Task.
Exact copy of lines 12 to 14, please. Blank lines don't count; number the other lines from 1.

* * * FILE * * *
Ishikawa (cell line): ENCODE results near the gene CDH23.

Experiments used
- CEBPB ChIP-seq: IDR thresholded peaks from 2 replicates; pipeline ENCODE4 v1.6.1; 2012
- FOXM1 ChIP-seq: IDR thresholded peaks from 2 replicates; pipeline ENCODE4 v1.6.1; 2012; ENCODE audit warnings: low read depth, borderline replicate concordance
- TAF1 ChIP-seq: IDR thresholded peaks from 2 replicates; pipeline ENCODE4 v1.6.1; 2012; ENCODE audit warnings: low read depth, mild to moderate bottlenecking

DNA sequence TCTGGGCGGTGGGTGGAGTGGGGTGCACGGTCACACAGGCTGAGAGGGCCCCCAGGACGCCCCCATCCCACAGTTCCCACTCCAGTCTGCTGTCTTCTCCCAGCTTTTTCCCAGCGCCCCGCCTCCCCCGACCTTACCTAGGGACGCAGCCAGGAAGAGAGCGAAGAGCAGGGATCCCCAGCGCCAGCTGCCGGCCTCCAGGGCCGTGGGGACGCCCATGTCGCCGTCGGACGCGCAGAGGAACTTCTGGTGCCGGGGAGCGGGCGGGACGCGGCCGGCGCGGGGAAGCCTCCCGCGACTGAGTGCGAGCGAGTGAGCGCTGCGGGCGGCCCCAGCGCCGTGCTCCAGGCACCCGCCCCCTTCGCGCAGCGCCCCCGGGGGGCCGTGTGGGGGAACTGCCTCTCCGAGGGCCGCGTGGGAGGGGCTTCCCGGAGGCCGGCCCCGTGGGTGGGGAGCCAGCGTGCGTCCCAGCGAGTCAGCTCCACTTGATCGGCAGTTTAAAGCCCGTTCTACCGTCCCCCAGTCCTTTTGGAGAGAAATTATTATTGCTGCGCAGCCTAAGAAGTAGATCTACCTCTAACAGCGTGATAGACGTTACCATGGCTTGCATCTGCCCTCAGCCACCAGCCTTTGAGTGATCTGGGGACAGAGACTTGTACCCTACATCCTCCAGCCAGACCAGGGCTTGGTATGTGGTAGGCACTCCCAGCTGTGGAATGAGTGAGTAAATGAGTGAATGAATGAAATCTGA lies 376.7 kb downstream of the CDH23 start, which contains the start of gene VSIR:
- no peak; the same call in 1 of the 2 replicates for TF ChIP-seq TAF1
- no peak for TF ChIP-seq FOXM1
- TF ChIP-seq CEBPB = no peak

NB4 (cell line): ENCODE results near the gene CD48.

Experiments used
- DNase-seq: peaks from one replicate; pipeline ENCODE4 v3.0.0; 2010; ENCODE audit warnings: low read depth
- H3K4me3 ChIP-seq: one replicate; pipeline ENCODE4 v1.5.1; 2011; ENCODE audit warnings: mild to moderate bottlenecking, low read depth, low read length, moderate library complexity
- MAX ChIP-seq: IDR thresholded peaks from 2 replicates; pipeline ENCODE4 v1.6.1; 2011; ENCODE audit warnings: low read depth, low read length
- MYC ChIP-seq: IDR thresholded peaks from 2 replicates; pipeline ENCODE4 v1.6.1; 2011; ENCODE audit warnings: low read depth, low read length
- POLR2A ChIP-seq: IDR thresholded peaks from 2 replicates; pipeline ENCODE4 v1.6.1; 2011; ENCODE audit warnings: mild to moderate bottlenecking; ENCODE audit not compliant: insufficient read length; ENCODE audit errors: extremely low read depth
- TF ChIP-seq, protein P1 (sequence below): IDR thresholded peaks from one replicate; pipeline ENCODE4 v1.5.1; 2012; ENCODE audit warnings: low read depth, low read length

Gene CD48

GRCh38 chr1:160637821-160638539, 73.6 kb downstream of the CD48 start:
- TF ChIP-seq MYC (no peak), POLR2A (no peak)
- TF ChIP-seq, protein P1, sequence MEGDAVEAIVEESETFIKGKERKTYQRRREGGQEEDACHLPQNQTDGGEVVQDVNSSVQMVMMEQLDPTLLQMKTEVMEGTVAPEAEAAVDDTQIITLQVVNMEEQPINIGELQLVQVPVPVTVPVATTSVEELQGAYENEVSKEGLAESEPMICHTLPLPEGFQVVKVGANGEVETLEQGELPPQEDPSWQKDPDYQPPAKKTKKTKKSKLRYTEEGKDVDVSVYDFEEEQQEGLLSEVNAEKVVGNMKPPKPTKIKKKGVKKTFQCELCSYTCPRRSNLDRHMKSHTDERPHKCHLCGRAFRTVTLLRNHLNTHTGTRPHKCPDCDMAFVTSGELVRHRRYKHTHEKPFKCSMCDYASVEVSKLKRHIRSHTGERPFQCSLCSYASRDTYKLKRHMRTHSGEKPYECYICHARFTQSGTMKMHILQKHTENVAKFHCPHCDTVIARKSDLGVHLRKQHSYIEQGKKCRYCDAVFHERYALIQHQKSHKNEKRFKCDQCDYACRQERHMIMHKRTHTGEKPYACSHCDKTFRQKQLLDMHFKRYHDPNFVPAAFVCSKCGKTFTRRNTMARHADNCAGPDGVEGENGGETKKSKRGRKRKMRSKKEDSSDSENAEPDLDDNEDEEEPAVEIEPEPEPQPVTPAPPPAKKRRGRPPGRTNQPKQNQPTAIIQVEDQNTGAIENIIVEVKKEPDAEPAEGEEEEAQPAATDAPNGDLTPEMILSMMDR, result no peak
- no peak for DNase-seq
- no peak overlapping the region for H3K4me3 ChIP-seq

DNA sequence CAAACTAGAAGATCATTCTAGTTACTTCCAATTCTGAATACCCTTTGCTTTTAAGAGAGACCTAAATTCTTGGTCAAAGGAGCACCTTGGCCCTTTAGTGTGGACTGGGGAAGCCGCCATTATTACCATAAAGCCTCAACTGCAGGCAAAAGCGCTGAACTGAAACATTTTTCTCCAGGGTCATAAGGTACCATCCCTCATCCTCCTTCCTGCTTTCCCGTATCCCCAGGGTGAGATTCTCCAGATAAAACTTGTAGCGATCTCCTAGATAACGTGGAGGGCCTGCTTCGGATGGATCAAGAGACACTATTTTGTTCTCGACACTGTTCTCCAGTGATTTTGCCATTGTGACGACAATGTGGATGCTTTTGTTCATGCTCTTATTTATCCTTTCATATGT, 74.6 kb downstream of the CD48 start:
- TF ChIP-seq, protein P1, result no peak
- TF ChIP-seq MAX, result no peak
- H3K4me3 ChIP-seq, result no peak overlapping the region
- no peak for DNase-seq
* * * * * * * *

- DNase-seq: peaks from one replicate; pipeline ENCODE4 v3.0.0; 2010; ENCODE audit warnings: low read depth
- H3K4me3 ChIP-seq: one replicate; pipeline ENCODE4 v1.5.1; 2011; ENCODE audit warnings: mild to moderate bottlenecking, low read depth, low read length, moderate library complexity
- MAX ChIP-seq: IDR thresholded peaks from 2 replicates; pipeline ENCODE4 v1.6.1; 2011; ENCODE audit warnings: low read depth, low read length